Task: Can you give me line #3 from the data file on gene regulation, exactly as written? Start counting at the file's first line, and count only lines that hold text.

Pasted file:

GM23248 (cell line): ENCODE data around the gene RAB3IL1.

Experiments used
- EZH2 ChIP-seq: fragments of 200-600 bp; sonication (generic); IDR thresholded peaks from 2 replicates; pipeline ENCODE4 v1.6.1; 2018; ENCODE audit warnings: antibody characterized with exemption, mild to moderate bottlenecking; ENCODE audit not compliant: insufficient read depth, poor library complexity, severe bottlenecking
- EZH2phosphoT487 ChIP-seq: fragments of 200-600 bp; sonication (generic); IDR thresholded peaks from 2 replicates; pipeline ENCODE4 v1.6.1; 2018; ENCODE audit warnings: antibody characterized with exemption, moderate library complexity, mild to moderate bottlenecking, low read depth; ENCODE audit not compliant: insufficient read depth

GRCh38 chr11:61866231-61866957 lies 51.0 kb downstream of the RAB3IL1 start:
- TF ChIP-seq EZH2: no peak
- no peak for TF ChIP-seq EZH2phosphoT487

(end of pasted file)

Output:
- EZH2 ChIP-seq: fragments of 200-600 bp; sonication (generic); IDR thresholded peaks from 2 replicates; pipeline ENCODE4 v1.6.1; 2018; ENCODE audit warnings: antibody characterized with exemption, mild to moderate bottlenecking; ENCODE audit not compliant: insufficient read depth, poor library complexity, severe bottlenecking